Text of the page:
Anyway, I felt in the presence of the big bear in my dreams, although I’m not sure how it affected me. I think it was simply helping me realize that people must stand where they are even if the entire world revolves around them. It may be dizzying. One little mistake could mean the death of tens of thousands of people, but the person must still live life as if it’s normal, they’re normal, things are normal. Yes, they are the epicenter of civilization. No, they should not act any differently as a result. They are neither above nor below anyone else. Their job is to try to do their best. That’s all there is to it.

5.6 The Energy to Write, A Dark Dream, and My Favorite Movies

To put meaning in one’s life may end in madness,
But life without meaning is the torture
Of restlessness and vague desire–
It is a boat longing for the sea and yet afraid.
–Edgar Lee Masters

Seemed like a good poem. Just found it today. Here.

Gosh, my trip must have infused me with a lot of writing energy, because I haven’t yet felt that void which makes it hard. If I declare, “Ye, Gods, I need to write!,” they sometimes let me write and other times not. A person doesn’t need too much drama to make their life seem interesting, but I waver on that line nonetheless. But now I’m swimming in something. I’m so used to being the tadpole whose puddle dries up; it would be nice to be the pesky weed which risks overrunning the place instead.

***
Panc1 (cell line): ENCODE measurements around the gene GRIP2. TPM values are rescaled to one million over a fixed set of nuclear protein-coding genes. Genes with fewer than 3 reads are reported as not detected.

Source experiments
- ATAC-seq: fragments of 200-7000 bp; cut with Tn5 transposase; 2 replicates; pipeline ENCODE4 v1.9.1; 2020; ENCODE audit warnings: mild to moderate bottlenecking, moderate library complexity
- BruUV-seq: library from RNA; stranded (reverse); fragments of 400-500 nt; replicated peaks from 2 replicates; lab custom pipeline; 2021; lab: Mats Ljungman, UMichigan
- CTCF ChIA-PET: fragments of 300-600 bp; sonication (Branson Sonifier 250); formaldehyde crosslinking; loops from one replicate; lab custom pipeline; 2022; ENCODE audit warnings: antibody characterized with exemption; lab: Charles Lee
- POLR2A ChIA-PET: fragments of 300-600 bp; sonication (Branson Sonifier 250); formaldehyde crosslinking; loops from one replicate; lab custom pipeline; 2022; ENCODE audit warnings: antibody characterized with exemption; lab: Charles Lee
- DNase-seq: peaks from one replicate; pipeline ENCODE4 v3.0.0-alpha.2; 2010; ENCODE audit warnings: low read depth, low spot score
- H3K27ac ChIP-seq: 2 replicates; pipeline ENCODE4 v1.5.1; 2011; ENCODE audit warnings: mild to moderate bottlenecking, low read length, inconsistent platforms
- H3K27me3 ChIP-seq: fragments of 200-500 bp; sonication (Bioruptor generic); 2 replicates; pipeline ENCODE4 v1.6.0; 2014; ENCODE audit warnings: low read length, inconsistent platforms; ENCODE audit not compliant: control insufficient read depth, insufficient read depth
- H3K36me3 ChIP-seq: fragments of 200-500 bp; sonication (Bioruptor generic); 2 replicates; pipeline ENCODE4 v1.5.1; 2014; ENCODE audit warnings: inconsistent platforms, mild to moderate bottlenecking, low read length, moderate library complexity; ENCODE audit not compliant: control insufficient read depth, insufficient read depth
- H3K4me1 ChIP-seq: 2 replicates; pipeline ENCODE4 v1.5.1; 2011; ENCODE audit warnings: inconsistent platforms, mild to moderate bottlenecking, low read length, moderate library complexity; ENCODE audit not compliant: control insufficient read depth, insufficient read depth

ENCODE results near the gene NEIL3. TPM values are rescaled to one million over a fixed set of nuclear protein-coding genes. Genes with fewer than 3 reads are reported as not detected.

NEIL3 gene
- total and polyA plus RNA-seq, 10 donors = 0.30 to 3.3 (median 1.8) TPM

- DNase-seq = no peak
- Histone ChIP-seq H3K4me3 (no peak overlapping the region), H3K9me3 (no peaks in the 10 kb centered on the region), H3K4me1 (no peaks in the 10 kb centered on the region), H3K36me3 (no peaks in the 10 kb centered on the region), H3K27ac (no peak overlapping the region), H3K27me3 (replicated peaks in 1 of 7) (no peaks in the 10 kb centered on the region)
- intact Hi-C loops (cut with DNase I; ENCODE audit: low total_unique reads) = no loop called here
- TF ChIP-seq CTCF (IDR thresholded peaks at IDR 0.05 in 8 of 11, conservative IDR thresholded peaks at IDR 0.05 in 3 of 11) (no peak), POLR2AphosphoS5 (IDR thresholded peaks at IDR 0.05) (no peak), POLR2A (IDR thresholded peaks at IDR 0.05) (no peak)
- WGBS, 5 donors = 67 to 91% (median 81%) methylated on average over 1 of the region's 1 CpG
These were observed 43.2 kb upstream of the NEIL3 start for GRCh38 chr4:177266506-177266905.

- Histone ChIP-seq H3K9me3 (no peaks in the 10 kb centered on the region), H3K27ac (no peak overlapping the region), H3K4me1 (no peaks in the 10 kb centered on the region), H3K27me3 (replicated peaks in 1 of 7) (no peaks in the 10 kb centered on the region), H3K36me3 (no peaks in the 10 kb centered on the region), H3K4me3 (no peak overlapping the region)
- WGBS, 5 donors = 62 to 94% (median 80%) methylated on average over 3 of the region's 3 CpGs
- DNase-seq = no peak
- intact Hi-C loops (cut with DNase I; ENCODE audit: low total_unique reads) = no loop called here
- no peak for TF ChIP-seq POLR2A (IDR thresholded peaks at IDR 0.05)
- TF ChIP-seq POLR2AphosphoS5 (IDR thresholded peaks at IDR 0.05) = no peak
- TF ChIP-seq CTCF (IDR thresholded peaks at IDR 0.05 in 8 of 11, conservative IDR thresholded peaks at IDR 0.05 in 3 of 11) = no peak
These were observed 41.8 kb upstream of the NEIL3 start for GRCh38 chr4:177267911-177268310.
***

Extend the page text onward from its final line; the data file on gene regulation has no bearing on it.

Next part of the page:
I say pesky weed because I probably underestimate the worth of my “weeds.” If I were to have a little more self-confidence, I’d say that I loom like an expanding rainforest. While I can live up to my self-assigned responsibilities, in this case, of blogging once a day, I can’t make it fun either for me or for you. That’s up to nature.

Also – suppose how fun I am depends upon what I say – knock on wood – that I could jinx it by saying the wrong thing. Well, if I say the wrong thing completely ignorant of having done so, then I’ve jinxed myself involuntarily. Okay, well, it’s not my fault then, and it might as well be a drying puddle that was already too small. The jinx was just part and parcel of the smallness. If I knew there was a danger, then I’m already cutting myself back by being cautious about not speaking this or that. The caution itself takes a toll, and might fulfill its own prophecy. If I knew exactly what not to say… and I said it anyway, then I’m risking my fun for my curiosity – the adventure would simply play itself out. What are these jinxes I’m talking about? Things which scare people, for example. Boo! Now I must deal with the people who are scared.